Hoover Dam Lodge gets ready to start renovations

The Nevada Gaming Commission on Thursday approved a gaming license for Nevada Restaurant Services Inc., which is remodeling the Hacienda into a national park-style lodge called the Hoover Dam Lodge overlooking Lake Mead outside Boulder City.

Craig Estey, Nevada Restaurant Services chief executive and owner and founder of Dotty’s taverns, said he expects to close on the 32-acre site divided by U.S. Highway 93 on Monday.

Then, Estey will launch into the rehab’s phase one, which will cost $7 million and include gutting the interior and wrapping the exterior with windows.

Estey said he is buying the property from Las Vegas-based Lakeview Partner­ship. He declined to name the purchase price.

Estey told gaming commissioners that the remodeling’s first phase will take six to eight months. He told the commission that he wants to convert a “Spanish casino into a national park lodge.”

He plans on adding more rooms than the current 289 in the Hacienda, which features a 17-story building. Estey said he expects the Hoover Dam Lodge signage to go up during the summer.

A travel center and gift shop will be built on the side of U.S. 93 opposite the lake, with a pedestrian bridge built to connect both sides.

There will be space for a campground and RVs, Estey told the commissioners. He said he wants to market the Hoover Dam Lodge to tourists and locals, and it will include a sports bar concept.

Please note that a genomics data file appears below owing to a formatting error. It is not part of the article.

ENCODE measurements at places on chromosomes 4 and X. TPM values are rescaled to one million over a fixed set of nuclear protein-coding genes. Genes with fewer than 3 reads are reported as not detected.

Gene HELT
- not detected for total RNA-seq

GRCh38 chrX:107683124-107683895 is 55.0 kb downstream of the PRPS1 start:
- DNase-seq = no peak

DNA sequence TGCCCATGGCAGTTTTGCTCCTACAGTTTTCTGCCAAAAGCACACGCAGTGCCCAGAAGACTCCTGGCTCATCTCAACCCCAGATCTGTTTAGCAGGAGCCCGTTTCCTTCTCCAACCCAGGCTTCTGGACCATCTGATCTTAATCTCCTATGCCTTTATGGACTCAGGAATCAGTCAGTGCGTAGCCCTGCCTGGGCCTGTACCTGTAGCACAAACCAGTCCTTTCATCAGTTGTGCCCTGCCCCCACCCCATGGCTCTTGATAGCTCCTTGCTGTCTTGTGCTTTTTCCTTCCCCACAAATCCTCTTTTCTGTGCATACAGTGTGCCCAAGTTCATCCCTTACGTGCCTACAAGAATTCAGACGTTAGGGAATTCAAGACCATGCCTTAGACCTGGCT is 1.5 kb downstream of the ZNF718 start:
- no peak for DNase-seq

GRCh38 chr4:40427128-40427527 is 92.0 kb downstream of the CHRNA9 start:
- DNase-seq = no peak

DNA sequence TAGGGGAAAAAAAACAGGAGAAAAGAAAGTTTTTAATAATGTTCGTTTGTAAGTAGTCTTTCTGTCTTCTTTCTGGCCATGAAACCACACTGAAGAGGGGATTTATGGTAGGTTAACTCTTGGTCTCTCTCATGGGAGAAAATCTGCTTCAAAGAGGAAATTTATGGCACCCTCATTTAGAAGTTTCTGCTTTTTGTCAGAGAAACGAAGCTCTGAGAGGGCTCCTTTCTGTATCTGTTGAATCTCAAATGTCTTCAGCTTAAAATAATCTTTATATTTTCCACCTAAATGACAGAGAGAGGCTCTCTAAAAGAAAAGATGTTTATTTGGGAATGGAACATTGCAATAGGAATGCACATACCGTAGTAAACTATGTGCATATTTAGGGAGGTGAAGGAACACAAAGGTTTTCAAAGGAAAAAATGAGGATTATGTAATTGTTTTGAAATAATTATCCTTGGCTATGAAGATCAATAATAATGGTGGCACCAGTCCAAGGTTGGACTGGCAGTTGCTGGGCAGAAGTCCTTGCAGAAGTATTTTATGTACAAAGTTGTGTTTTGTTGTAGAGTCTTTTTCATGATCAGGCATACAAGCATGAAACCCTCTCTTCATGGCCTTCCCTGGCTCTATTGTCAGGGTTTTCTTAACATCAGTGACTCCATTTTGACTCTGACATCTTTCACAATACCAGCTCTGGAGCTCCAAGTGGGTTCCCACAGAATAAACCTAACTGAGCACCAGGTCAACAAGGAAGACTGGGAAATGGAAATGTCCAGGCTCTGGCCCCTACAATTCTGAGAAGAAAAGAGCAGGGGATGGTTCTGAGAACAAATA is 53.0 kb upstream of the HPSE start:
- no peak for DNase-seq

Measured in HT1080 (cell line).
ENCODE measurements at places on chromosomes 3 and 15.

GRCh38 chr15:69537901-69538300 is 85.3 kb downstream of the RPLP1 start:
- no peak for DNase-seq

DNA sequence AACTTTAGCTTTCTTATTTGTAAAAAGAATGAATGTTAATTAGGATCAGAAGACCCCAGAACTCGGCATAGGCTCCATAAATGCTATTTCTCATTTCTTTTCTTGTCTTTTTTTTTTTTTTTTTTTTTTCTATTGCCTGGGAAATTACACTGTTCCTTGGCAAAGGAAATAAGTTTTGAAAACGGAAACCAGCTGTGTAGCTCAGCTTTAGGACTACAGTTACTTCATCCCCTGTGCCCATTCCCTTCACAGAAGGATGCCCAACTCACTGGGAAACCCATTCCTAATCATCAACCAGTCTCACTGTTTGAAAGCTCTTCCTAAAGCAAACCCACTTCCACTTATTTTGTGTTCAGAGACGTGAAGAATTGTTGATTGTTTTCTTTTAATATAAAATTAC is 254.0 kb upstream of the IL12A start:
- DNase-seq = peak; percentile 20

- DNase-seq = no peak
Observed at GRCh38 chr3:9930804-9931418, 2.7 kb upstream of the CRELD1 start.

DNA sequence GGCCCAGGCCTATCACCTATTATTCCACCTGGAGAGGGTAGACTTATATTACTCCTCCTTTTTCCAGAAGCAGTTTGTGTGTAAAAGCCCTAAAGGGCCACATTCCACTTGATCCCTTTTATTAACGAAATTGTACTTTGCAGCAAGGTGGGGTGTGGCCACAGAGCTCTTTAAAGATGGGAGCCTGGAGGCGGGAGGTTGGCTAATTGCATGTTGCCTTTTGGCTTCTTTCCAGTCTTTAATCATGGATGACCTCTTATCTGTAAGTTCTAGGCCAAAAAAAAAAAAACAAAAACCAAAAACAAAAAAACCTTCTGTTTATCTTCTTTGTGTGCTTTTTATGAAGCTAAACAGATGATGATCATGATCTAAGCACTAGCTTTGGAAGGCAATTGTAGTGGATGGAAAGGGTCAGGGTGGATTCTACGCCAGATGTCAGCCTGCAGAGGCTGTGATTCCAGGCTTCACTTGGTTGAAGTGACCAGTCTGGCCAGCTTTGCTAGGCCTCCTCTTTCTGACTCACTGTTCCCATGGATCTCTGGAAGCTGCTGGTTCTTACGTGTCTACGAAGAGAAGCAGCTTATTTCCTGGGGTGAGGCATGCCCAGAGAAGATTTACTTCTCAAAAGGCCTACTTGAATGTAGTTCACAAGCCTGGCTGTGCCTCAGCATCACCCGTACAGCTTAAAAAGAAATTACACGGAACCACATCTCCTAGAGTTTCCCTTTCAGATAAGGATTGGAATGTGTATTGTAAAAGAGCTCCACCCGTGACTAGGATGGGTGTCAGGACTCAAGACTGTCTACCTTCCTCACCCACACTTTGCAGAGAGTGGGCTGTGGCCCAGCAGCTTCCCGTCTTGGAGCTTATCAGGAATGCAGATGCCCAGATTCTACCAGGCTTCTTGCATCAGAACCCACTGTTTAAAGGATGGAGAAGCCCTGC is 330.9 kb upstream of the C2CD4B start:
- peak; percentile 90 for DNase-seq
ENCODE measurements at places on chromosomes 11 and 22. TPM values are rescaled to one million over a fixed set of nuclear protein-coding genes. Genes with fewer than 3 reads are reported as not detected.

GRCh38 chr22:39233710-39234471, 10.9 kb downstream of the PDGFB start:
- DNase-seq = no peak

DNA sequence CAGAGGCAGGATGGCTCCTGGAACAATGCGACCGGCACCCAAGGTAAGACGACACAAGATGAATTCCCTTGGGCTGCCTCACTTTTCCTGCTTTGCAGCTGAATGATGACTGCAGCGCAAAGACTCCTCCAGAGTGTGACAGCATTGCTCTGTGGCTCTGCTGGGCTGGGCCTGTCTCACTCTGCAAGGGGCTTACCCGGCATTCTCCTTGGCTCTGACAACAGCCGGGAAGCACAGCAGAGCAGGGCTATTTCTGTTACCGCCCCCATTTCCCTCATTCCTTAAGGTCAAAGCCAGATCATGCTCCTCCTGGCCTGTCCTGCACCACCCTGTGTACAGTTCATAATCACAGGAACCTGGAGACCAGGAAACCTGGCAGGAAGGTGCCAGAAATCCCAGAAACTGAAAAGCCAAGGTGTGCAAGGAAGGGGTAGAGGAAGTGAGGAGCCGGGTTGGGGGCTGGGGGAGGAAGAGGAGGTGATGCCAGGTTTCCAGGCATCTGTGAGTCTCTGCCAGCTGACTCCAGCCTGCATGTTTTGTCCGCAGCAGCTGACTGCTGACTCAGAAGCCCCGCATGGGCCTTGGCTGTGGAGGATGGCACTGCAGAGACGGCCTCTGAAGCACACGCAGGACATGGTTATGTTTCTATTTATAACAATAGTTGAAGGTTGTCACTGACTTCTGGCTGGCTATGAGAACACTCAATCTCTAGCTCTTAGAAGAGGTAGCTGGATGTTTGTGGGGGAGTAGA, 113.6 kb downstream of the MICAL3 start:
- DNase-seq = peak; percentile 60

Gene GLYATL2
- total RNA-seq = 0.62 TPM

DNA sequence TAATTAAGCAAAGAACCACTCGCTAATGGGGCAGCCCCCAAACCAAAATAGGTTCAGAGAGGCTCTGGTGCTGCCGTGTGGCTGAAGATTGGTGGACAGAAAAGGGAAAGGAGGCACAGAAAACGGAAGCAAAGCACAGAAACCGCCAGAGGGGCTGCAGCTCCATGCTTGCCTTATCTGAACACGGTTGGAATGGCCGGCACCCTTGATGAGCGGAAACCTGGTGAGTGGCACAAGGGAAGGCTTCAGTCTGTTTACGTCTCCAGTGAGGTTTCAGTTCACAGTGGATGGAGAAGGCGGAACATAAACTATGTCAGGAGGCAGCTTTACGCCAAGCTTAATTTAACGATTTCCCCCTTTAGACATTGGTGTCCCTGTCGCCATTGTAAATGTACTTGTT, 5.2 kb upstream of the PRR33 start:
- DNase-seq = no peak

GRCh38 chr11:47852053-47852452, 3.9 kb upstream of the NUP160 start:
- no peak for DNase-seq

The Hacienda is the closest gambling site to Boulder City east of the city. Boulder City does not allow gambling within its city limits.

The Hacienda was built on the site of the Gold Strike Casino, which burned down in 1998. It will remain open through the remodeling, Estey said. Of the 230 employees, 150 will continue at Hoover Dam Lodge. The other 80 will be transferred to other Dotty’s properties or will be on a list to be rehired after the initial phase is completed.

New slot machines and a casino management-player rewards system used by the Dotty’s taverns will be installed.

Estey created the Dotty’s business model in Oregon and brought the concept to Nevada in 1995. In addition to the tavern business, Dotty’s is the slot machine route operator for gaming areas inside Nevada-based Food 4 Less and Kmart stores.

Estey said there are 120 Dotty’s sites around Nevada.

Commissioner Tony Alamo fondly recalled the site, explaining that he rode his motorcycle as a 14-year-old at the location.

“I’m looking forward to new memories,” Alamo said.

And Commissioner Joe Brown asked Estey whether he has joined the Nevada Resort Association.

Estey cracked, “I haven’t been invited yet.”

Laughter filled the room.

Dotty’s had drawn heat a few years ago from rival tavern operators and the Nevada Resort Association.

Opponents accused Dotty’s operations of being nothing more than glorified slot machine businesses, offering snack food and little alcohol with gaming the main focus.

Alan Snel can be reached at asnel@reviewjournal.com or 702-387-5273. Follow Snel on Twitter at @BicycleManSnel.

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